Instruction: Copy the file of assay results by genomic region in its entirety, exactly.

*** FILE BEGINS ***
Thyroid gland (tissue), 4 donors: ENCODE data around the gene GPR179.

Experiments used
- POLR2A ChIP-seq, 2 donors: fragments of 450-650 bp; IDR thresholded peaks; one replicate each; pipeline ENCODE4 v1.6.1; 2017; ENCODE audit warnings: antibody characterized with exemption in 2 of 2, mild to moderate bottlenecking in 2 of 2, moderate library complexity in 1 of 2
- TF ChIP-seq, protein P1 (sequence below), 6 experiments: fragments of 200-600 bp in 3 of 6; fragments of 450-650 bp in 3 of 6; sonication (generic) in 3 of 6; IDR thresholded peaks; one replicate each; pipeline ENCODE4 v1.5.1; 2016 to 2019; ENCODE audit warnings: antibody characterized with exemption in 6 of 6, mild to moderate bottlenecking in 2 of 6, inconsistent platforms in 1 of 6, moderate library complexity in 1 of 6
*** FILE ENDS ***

Thyroid gland (tissue), 4 donors: ENCODE data around the gene GPR179.

Experiments used
- POLR2A ChIP-seq, 2 donors: fragments of 450-650 bp; IDR thresholded peaks; one replicate each; pipeline ENCODE4 v1.6.1; 2017; ENCODE audit warnings: antibody characterized with exemption in 2 of 2, mild to moderate bottlenecking in 2 of 2, moderate library complexity in 1 of 2
- TF ChIP-seq, protein P1 (sequence below), 6 experiments: fragments of 200-600 bp in 3 of 6; fragments of 450-650 bp in 3 of 6; sonication (generic) in 3 of 6; IDR thresholded peaks; one replicate each; pipeline ENCODE4 v1.5.1; 2016 to 2019; ENCODE audit warnings: antibody characterized with exemption in 6 of 6, mild to moderate bottlenecking in 2 of 6, inconsistent platforms in 1 of 6, moderate library complexity in 1 of 6